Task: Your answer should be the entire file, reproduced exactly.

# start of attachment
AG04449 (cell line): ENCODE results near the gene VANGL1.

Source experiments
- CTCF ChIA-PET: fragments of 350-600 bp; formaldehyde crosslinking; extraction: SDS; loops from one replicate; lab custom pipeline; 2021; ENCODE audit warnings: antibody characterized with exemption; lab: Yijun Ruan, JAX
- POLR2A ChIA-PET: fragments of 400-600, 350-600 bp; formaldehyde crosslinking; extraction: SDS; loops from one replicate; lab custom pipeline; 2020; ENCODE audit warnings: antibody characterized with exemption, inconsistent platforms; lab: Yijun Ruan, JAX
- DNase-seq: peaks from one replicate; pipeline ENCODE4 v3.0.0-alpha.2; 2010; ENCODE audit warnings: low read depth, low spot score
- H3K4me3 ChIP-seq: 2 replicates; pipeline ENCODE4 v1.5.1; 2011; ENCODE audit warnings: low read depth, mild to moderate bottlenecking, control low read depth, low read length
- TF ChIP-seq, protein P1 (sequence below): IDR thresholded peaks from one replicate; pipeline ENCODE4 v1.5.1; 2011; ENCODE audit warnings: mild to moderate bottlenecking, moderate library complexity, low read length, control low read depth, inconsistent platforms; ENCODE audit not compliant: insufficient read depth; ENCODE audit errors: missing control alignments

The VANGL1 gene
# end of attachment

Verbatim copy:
AG04449 (cell line): ENCODE results near the gene VANGL1.

Source experiments
- CTCF ChIA-PET: fragments of 350-600 bp; formaldehyde crosslinking; extraction: SDS; loops from one replicate; lab custom pipeline; 2021; ENCODE audit warnings: antibody characterized with exemption; lab: Yijun Ruan, JAX
- POLR2A ChIA-PET: fragments of 400-600, 350-600 bp; formaldehyde crosslinking; extraction: SDS; loops from one replicate; lab custom pipeline; 2020; ENCODE audit warnings: antibody characterized with exemption, inconsistent platforms; lab: Yijun Ruan, JAX
- DNase-seq: peaks from one replicate; pipeline ENCODE4 v3.0.0-alpha.2; 2010; ENCODE audit warnings: low read depth, low spot score
- H3K4me3 ChIP-seq: 2 replicates; pipeline ENCODE4 v1.5.1; 2011; ENCODE audit warnings: low read depth, mild to moderate bottlenecking, control low read depth, low read length
- TF ChIP-seq, protein P1 (sequence below): IDR thresholded peaks from one replicate; pipeline ENCODE4 v1.5.1; 2011; ENCODE audit warnings: mild to moderate bottlenecking, moderate library complexity, low read length, control low read depth, inconsistent platforms; ENCODE audit not compliant: insufficient read depth; ENCODE audit errors: missing control alignments

The VANGL1 gene